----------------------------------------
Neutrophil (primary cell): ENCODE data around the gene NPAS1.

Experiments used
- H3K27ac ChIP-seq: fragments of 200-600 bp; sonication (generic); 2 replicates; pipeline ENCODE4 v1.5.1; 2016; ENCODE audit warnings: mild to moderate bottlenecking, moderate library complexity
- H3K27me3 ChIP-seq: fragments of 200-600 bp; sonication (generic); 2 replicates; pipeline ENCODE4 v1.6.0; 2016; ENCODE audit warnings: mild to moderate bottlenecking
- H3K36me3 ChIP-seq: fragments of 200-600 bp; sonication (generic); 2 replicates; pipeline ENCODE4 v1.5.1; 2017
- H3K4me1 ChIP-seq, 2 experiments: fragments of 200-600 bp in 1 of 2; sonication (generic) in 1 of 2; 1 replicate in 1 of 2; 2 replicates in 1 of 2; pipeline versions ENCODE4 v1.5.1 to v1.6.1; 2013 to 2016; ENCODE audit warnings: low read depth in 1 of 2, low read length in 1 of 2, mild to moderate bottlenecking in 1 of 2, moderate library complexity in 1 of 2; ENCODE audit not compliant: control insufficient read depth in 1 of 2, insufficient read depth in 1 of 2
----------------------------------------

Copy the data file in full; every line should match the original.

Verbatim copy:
Neutrophil (primary cell): ENCODE data around the gene NPAS1.

Experiments used
- H3K27ac ChIP-seq: fragments of 200-600 bp; sonication (generic); 2 replicates; pipeline ENCODE4 v1.5.1; 2016; ENCODE audit warnings: mild to moderate bottlenecking, moderate library complexity
- H3K27me3 ChIP-seq: fragments of 200-600 bp; sonication (generic); 2 replicates; pipeline ENCODE4 v1.6.0; 2016; ENCODE audit warnings: mild to moderate bottlenecking
- H3K36me3 ChIP-seq: fragments of 200-600 bp; sonication (generic); 2 replicates; pipeline ENCODE4 v1.5.1; 2017
- H3K4me1 ChIP-seq, 2 experiments: fragments of 200-600 bp in 1 of 2; sonication (generic) in 1 of 2; 1 replicate in 1 of 2; 2 replicates in 1 of 2; pipeline versions ENCODE4 v1.5.1 to v1.6.1; 2013 to 2016; ENCODE audit warnings: low read depth in 1 of 2, low read length in 1 of 2, mild to moderate bottlenecking in 1 of 2, moderate library complexity in 1 of 2; ENCODE audit not compliant: control insufficient read depth in 1 of 2, insufficient read depth in 1 of 2